The Victorian era was a time of invention and industrialization. But, alongside the progress that was made were the forgotten souls who lived life in filth, poverty, and with little to no public services to help them out. With the extreme disparity of wealth many impoverished people ended up in jail, having made ends meet by gambling, stealing, or other crimes. Prisons and jails at the time were often quite underserved, with some facilities offering little in the way of protection of protection from the elements. Considering all this you might assume that the food prisoners were served back then was awful, but that wasn’t always the case.
A modern study of prison records in Victorian England examined the weights of prisoners (both male and female) upon starting their sentences, when they were moved to other facilities, and when they were released. Over the course of their sentences most prisoners maintained their body weight, but 7% of men and 13% of women actually gained weight in the slammer.
This weight gain is pretty incredible when you consider that the food was rumored to be lacking. Not only that, but prisoners of this time period would have been given a great deal of manual labor to do as penance- even if the labor served no real function. This means that prisoners moving cannonballs across the room all day (an example of the useless labor) or pumping water or doing laundry (the more useful kind of of work) were still gaining weight despite the intense work they were being put through each day.
The longer one’s sentence the better the food was (and there was more of it, too). For short sentences, say a month or two, the inmates got worse food because they weren’t going to be there that long and it was considered a waste. But, for those serving longer terms the food was more nutritious.
Bread, potatoes, fish, and milk were all staples of prison food in England at the time. But, there was another food that prisoners hated: stir about. It sounds like a lumpier version of gruel and it’s made from cornmeal, oatmeal, water, and sometimes a pinch of salt.
How much and what kind of food to serve prisoners was a topic of hot debate in the 19th century. On the one hand, it was seen as cruel to starve the prisoners and there was a charge of maintaining the welfare of the inmates.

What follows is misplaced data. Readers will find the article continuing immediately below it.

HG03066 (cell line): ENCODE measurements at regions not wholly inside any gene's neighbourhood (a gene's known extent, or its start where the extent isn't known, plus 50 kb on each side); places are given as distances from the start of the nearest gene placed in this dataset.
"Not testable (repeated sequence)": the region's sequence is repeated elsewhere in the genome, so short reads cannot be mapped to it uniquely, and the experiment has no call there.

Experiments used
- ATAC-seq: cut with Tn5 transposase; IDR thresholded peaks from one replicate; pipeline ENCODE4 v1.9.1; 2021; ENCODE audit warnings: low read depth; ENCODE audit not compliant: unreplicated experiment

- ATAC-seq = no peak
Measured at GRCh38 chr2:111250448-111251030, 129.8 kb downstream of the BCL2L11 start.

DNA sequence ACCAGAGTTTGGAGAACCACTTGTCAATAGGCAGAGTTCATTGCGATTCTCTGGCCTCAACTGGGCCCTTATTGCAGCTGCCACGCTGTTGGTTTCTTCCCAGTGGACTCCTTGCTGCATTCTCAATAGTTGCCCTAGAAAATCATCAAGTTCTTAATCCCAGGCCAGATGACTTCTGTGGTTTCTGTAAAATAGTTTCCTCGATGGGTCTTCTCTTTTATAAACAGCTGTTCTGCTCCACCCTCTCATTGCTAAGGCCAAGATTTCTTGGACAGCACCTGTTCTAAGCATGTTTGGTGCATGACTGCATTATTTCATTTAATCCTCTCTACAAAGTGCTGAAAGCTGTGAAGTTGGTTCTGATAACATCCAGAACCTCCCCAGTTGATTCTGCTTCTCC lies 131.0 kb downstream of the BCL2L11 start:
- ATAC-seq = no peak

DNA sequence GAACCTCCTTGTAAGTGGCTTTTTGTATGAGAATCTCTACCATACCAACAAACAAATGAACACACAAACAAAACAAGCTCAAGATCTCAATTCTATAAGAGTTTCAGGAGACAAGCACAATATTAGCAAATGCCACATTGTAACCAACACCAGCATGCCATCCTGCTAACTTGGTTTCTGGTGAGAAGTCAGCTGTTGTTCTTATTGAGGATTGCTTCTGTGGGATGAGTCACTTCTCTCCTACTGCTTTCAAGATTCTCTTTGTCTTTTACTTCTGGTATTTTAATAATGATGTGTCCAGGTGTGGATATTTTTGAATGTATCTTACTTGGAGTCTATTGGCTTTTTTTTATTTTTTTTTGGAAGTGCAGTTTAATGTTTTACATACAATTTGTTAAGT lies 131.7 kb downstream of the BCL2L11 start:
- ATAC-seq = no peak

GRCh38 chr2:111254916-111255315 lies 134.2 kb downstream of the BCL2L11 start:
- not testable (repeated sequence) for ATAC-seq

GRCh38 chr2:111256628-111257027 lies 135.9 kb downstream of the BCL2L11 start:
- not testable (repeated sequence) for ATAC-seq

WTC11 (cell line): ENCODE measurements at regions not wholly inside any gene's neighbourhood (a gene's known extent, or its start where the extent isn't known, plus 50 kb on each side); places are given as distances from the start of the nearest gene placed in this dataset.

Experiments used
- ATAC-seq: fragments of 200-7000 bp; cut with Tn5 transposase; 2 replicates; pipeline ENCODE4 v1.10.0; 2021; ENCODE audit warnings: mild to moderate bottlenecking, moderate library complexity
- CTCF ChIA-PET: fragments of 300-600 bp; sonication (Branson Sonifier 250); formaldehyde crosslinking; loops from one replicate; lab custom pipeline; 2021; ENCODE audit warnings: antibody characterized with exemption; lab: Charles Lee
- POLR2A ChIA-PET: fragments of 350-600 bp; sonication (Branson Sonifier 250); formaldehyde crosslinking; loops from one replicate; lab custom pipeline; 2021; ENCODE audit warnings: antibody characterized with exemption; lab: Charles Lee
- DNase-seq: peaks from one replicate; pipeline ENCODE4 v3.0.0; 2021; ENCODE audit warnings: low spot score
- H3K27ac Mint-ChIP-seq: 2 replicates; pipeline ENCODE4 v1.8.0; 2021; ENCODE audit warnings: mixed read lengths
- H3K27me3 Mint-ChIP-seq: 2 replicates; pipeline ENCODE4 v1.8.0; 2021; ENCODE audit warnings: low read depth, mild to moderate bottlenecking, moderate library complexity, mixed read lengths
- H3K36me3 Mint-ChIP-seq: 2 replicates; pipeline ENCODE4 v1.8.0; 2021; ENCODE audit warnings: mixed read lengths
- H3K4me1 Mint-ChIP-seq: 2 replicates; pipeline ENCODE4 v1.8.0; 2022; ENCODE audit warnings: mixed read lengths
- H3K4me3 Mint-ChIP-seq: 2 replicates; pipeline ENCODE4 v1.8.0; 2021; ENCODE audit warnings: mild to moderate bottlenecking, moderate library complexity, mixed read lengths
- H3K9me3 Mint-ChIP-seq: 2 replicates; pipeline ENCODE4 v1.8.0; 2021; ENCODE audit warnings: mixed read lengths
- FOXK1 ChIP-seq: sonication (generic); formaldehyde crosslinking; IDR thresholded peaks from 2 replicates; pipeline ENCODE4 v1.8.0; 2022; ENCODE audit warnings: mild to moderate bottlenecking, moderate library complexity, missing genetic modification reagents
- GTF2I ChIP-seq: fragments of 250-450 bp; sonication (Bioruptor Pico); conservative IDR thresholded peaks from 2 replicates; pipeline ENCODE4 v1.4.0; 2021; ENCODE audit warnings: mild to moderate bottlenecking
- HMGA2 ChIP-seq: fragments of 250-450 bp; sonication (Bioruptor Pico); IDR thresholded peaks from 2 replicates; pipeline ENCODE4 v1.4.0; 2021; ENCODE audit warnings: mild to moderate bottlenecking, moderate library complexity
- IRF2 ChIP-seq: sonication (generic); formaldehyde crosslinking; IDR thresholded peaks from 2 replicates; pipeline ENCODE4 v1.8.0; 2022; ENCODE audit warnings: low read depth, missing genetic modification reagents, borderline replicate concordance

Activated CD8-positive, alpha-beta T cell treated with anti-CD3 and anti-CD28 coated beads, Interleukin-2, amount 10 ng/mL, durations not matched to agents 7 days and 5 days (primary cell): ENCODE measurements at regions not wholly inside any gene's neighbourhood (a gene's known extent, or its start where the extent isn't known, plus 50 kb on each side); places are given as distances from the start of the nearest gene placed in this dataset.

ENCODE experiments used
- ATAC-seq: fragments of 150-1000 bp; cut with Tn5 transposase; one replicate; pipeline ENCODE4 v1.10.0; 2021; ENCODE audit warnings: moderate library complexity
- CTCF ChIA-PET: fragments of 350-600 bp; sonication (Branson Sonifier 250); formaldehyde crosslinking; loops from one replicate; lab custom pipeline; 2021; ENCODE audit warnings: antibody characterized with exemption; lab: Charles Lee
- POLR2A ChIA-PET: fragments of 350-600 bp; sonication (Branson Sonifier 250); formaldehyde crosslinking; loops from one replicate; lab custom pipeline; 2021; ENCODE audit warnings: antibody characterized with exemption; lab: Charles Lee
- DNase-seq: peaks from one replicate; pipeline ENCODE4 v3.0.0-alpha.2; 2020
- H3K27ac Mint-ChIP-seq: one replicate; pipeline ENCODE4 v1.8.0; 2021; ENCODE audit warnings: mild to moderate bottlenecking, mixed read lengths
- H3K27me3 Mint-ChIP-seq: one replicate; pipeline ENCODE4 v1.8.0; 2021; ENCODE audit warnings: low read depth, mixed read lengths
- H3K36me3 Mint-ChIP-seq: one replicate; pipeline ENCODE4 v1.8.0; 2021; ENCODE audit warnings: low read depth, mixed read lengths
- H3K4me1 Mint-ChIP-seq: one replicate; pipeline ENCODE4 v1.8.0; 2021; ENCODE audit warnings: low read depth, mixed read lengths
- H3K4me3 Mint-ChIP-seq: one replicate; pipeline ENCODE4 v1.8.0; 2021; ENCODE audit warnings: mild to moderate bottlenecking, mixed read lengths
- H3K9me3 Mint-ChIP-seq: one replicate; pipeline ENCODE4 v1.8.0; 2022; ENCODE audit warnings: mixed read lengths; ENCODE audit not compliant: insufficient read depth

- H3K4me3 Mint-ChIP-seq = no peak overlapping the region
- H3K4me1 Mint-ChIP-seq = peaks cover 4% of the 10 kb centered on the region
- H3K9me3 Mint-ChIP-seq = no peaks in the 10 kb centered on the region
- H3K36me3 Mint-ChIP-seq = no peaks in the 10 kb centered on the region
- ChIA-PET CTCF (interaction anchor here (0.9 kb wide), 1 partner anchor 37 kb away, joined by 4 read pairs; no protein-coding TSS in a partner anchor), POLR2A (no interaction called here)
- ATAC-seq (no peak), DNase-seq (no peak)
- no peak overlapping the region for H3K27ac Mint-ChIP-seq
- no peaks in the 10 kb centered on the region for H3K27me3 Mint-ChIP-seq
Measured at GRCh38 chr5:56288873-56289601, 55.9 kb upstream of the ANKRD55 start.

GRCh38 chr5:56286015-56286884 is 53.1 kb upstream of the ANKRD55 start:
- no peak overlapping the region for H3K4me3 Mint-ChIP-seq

On the other hand it was thought that serving too good of food would be an incentive to commit more crimes. The compromise in many locales was a diet that was nutritious, but bland and unchanging. Thus an inmate might look forward to bread, cheese, gruel, suet, and potatoes every week, with little to vary the experience from day to day.
Up until the end of the 19th century, lobsters were fed to prisoners as they were seen a poor people’s food. The great numbers of lobster at the time contributed to the opinion that they were like the mice of the sea. They also viewed lobsters as bottom feeders, which didn’t help the lobster’s reputation.
Contrary to how we do things today where lobster is one of the more expensive dishes you can order at a restaurant, lobster was served to prisoners, enslaved people, and indentured servants in the U.S. throughout the 18th and early 19th centuries. It wasn’t until canned lobster was created that the sea creatures began to be eaten by regular folks. But, even as late as the end of the 1800s it was still seen by many as a poverty food that only the desperate would consume.
At the time it was common to cook lobster once dead, unlike the way lobsters are cooked today (boiled alive). The difference in preparation could explain the change in attitude. Lobster have unique enzymes in their stomachs and this means that when they die their flesh rots very quickly and can make people sick if they eat it. Thus, if you were eating lobster in the old days it would have have had to be either extremely fresh or canned in order to be a safe food.
A record of prison meals from the 1870s in Philedelphia shows that the inmates were given stews with meat and vegetables for many meals, with a generous supply of (unbuttered) bread, tea, coffee, coco, and sugar available to them. More generous portions of meat, along precious butter for the bread, were reserved for inmates that were ill and under a doctor’s care. It may not have been a culinary delight, but it does sound hearty enough to sustain the prisoners fairly well.
This doesn’t mean that all prisons served enough food to their charges or that the food tasted good, but on the whole it seems that the Victorians did their best to feed inmates well by the standards of the day. The same could not be said of orphanages and workhouses, where the food was kept to a minimum and failed to offer the nutrition needed to sustain (bread, broth, and cheese were common meals in the workhouses).